This woman is really amazing.
She is a retired attorney who produces artwork like she has been an art pro all of here life. And, doesn’t stagger or falter at any change in subject.
She is not on Facebook other than to do family things and uses social media sparingly otherwise, and since I am a big fan…I told her I would put her out her in social media land.
Anne at the Berwick Library shows the full range (though honestly, I wish I had helped her hang the show) of her brilliance. Her piece, called “The Refugee” brought tears.
This show will be up through the end of the month. Her opening reception is April 21, from 5-7 at the Berwick Library,Berwick, Maine.
Here is her statement:
I have been painting in oils for some years, but my work has increased since
I retired to lovely rural Maine, to be near children, in 2010, with my husband Niles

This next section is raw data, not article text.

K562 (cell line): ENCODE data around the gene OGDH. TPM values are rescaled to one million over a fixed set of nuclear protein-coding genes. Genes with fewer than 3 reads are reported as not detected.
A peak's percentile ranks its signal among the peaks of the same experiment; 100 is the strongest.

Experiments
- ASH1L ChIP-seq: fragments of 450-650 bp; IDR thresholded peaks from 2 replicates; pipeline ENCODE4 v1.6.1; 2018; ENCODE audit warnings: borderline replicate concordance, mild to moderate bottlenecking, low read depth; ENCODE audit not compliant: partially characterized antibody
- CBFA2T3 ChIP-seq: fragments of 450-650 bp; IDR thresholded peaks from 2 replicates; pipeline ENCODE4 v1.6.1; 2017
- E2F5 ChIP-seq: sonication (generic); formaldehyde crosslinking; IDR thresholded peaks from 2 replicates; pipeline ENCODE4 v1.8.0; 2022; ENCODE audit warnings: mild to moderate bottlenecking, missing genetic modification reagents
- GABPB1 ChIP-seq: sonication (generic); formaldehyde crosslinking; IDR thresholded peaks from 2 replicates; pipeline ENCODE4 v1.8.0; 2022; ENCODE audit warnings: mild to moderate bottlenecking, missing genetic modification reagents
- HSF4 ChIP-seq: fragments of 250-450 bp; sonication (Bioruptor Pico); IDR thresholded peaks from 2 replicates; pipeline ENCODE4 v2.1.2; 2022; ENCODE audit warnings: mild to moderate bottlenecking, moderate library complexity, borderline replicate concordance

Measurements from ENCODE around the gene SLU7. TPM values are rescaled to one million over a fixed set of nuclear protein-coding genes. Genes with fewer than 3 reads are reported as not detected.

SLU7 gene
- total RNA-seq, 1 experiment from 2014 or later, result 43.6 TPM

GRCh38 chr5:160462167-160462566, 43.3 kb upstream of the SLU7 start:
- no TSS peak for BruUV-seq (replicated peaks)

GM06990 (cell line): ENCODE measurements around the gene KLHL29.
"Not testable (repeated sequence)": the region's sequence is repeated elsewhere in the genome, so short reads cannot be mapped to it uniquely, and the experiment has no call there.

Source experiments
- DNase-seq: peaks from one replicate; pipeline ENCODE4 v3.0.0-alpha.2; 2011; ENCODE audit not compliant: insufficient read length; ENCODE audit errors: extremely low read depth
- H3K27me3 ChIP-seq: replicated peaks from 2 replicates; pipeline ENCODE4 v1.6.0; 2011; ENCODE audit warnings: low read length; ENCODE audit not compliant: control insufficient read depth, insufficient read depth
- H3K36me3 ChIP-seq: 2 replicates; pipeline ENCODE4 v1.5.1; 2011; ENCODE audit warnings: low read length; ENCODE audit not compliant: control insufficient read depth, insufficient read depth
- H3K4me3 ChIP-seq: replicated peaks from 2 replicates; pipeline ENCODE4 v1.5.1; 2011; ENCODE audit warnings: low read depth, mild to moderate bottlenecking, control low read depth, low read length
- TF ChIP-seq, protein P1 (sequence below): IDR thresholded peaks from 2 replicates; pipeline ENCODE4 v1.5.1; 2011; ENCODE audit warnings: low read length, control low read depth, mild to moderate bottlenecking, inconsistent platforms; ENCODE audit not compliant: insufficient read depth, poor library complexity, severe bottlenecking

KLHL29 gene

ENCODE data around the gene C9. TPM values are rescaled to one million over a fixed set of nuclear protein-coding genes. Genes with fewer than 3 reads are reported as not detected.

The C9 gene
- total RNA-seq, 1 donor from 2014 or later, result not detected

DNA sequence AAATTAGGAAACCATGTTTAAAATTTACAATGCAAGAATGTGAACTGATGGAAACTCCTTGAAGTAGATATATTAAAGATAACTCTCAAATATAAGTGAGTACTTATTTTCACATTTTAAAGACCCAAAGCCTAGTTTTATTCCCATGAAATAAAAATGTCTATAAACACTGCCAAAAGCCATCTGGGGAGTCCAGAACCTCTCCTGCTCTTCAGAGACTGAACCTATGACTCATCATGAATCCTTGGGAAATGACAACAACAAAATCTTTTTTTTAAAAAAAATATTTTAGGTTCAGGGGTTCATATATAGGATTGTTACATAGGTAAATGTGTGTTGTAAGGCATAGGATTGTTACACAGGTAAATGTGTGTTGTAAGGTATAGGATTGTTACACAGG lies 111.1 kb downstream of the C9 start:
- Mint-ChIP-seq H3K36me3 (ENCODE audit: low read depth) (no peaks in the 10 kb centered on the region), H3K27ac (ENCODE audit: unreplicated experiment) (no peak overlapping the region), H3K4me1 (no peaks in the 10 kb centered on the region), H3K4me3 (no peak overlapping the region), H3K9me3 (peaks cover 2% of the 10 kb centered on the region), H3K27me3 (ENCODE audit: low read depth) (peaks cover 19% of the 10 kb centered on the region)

Schore. Maine has lots of family history for me: I have four wonderful daughters
(all born in Maine) and my four grandchildren, all who live in New England. My
father’s family is from Bowdoinham. My childhood was spent in Texas, but I
spent my high school years in Massachusetts as a farmer’s daughter on a dairy
Before my 2010 retirement, I worked as an attorney for legal services
programs in Pennsylvania, representing my clients in need of services and
supports. My last employment was providing constituent services for Pennsylvania
Congressman Joe Sestak. I loved the work I was able to do in both jobs. I also
served as a docent for the Philadelphia Museum of Art, designing and giving
tours to our visitors throughout our museum for 10 years. This too was a highly
rewarding volunteer occupation.
I have had a life-long love of art and art history and painting, and now in
retirement I have the chance to indulge this love in my own works. I belonged